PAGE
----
Atul Gawande, MD on Medicare Payment For End-Of-Life Counseling

In the wake of the Obama Administration’s retreat from allowing Medicare to pay physicians to counsel patients on their end-of-life options, here’s a short but powerful perspective by Atul Gawande, who wrote in depth last August in the New Yorker about how inadequate we are at helping patients negotiate death.

2 thoughts on “Atul Gawande, MD on Medicare Payment For End-Of-Life Counseling

  1. I agree that this is a red herring, but it is also a bit misplaced.
    Dr. Gawande, in both video clips, is discussing conversations with patients that have been diagnosed with terminal illness and are reaching a point were not much else can be done. These patients are not going to have annual physicals where their physician can add the end-of-life conversation to the bill. So whether the conversation occurs or not has nothing to do with the CMS regulation and it will not be paid for by Medicare anyway.
    Since CMS tied the conversation to annual physicals, it seems that the intent was to have the end-of-life discussion with healthy people, just to have something on file. An Advanced Directives form perhaps, in case of trauma or emergency, but not a decision on how to manage terminal disease in the final weeks or months. This is exactly what Dr. Gawande said this conversation is not supposed to be.

    Generally speaking, I don’t think Government should regulate the contents of conversations between physicians and patients (or anybody else), and I don’t think it should pay folks for presenting a particular subject to a customer.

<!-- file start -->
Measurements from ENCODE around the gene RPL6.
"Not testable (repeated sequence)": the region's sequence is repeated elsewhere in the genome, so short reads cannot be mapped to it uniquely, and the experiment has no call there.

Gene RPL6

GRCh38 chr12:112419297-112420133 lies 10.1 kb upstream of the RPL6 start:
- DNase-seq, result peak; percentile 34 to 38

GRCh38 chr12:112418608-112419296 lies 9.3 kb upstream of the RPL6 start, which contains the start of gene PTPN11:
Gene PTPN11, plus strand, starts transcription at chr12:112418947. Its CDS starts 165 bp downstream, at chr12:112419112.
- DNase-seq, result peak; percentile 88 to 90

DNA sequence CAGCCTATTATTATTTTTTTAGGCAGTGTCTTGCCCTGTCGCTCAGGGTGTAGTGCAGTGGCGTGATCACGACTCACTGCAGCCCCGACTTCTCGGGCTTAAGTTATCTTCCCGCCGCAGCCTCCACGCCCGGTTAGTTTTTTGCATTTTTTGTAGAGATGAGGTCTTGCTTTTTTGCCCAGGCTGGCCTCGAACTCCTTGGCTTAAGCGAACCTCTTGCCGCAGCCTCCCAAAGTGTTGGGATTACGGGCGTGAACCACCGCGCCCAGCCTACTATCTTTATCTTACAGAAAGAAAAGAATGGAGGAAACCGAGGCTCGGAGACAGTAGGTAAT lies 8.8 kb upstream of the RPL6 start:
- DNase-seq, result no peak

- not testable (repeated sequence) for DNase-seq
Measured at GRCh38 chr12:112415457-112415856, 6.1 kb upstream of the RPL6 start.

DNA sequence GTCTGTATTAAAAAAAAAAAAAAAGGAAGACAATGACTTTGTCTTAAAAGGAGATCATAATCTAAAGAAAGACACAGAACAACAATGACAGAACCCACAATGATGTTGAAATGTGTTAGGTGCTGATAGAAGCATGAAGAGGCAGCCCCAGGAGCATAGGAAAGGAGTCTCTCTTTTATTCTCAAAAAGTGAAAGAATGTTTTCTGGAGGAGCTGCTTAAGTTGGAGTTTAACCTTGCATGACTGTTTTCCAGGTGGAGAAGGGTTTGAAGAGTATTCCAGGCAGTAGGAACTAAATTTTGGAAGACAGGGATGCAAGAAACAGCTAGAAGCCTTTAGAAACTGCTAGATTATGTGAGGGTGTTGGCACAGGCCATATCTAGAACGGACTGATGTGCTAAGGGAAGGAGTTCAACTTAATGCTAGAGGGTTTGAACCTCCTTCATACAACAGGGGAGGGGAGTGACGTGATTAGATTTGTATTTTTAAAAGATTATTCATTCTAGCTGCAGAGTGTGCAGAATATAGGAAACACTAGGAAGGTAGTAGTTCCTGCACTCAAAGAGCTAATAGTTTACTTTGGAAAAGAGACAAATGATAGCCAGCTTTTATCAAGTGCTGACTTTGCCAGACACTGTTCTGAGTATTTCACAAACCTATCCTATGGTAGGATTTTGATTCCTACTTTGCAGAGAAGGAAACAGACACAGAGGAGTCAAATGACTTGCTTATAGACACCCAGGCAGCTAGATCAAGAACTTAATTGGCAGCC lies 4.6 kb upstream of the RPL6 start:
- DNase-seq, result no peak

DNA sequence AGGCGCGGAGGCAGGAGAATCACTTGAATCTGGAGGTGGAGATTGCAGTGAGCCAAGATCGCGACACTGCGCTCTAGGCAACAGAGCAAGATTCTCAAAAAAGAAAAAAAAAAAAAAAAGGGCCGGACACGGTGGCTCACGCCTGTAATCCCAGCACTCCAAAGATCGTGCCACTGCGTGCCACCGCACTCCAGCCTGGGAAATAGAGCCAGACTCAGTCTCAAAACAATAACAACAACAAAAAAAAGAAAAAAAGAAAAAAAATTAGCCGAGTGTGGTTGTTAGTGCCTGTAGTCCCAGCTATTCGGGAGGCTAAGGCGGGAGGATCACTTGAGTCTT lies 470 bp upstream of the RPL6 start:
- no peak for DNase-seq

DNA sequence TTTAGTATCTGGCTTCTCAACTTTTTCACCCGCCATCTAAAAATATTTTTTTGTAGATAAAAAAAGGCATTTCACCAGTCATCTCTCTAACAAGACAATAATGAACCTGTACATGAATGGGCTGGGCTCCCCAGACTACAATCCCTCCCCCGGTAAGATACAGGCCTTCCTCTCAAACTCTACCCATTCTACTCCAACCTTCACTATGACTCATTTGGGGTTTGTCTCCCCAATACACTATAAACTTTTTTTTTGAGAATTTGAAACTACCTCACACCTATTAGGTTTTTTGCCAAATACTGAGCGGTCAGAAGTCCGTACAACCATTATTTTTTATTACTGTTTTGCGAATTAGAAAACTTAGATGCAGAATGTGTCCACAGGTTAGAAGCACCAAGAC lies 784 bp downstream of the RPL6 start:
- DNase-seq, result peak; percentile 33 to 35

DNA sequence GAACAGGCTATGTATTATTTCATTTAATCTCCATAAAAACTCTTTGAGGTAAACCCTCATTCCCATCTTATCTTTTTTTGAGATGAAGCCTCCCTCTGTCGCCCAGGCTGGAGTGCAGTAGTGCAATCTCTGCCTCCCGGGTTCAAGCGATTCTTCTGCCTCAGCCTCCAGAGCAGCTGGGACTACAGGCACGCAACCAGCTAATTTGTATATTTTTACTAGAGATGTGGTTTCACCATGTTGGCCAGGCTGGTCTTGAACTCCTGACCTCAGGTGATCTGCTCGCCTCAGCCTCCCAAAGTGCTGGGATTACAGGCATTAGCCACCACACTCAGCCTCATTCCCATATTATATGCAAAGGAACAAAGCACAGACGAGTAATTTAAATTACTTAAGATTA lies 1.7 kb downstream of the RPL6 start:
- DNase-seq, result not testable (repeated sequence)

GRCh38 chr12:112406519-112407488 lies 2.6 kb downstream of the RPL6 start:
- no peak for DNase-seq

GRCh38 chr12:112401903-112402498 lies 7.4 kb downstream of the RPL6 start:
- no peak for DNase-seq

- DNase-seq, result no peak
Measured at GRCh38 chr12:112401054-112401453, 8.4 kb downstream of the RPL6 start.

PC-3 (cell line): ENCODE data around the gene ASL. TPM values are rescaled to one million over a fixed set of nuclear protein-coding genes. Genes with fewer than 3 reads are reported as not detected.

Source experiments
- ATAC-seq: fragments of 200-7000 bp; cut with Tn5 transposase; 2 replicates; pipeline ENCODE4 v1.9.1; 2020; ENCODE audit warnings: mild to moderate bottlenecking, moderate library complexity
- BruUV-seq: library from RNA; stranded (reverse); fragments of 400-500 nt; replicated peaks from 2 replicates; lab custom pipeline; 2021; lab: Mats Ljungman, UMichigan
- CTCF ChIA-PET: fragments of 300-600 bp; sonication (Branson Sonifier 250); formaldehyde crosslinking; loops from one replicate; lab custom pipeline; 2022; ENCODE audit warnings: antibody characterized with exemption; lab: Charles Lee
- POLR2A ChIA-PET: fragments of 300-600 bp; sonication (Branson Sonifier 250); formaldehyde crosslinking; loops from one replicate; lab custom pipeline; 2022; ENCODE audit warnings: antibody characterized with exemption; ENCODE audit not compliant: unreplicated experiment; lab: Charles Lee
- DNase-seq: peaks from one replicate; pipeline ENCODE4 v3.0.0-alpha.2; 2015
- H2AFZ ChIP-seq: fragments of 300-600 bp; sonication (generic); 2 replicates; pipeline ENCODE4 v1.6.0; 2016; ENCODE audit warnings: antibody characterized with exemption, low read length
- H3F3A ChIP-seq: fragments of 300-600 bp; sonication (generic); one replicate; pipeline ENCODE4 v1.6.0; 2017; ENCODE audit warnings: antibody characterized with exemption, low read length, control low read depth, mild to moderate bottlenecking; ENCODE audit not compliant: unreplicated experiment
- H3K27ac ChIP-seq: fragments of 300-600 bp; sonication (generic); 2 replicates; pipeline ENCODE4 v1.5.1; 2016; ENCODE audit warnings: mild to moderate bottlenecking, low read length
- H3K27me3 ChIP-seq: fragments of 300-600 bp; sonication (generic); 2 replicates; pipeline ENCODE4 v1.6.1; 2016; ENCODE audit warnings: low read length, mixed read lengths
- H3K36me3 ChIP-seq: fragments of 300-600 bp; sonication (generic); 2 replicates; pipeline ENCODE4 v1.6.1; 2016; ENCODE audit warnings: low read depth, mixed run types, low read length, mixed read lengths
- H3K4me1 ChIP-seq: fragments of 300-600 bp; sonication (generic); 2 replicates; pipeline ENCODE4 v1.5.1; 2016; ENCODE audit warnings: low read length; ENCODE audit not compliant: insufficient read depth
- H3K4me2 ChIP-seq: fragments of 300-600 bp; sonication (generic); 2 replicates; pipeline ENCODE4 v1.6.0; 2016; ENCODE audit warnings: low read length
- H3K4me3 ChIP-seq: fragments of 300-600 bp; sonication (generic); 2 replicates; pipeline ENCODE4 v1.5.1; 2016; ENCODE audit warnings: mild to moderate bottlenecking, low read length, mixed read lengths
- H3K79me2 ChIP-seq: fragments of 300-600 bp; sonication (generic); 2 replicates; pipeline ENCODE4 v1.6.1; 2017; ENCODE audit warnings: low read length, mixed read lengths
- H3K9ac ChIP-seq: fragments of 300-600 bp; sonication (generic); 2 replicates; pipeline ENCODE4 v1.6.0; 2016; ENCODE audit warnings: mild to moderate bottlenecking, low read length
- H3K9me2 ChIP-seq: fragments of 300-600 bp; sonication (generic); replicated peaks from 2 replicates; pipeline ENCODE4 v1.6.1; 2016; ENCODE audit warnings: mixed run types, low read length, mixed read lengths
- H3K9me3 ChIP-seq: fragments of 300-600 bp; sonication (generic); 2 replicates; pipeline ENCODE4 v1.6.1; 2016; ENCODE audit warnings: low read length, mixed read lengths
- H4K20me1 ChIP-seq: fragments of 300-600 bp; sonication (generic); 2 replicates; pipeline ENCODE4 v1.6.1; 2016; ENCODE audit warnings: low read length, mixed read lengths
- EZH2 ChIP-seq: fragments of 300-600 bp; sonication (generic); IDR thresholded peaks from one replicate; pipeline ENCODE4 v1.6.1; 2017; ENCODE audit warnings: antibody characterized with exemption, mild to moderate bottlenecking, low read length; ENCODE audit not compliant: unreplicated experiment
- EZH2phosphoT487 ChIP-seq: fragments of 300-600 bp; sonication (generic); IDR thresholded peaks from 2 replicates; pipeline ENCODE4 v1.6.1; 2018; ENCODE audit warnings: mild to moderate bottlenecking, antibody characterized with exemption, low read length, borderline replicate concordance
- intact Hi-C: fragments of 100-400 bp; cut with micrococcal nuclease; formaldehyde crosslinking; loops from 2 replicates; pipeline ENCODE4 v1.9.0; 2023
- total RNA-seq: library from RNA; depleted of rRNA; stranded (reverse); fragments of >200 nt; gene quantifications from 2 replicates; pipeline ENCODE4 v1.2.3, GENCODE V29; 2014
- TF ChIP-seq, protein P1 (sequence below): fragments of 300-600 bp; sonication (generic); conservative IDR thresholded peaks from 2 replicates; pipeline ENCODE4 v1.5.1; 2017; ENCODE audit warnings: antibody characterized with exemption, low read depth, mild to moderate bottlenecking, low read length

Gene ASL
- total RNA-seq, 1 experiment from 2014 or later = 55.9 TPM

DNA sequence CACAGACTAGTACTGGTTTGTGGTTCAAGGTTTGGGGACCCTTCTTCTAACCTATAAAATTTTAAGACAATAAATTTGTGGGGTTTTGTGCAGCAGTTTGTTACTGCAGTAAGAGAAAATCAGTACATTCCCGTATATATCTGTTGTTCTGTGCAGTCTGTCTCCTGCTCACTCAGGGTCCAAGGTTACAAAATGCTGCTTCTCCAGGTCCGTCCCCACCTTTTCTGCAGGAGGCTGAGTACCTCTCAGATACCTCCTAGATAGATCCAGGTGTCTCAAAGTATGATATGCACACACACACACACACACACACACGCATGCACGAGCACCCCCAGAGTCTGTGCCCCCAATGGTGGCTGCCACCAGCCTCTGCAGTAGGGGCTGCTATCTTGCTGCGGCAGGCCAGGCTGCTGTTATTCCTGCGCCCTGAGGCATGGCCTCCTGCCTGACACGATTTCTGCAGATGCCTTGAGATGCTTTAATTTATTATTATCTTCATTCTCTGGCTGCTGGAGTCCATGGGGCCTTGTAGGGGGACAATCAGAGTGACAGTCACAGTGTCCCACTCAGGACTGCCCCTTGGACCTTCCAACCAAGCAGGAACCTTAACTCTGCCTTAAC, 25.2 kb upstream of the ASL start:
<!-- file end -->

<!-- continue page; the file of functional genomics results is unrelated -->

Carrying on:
I do think that physicians have a moral and ethical obligation to discuss end-of-life with their patients at the appropriate time and I do believe that people have a right to end things on their own terms, but certain things should not be Government/payment driven.

  2. I think Margarit has a good point but I would like to think that bringing the discussion up before someone has taken a turn for the worse is desirable.

    I’ve had two relatives pass away recently and their Advanced Directives, written out long before they became ill, were useful to us. I was with one relative when she filled the directive out, and remembered that day when she checked the “no feeding tube, no ventilator” questions with a firm and decisive hand. That memory made the future decision not to do certain things easier for us because we knew we were making a decision that she wanted.

    In both cases the directive was filled out, not at a doctors’ office, but at a lawyers’ offices during estate paper signings. Could it be a bit easier to make these uncomfortable decisions in a setting where their reality is more remote? Perhaps we are asking the wrong profession to pose these uncomfortable questions to people.

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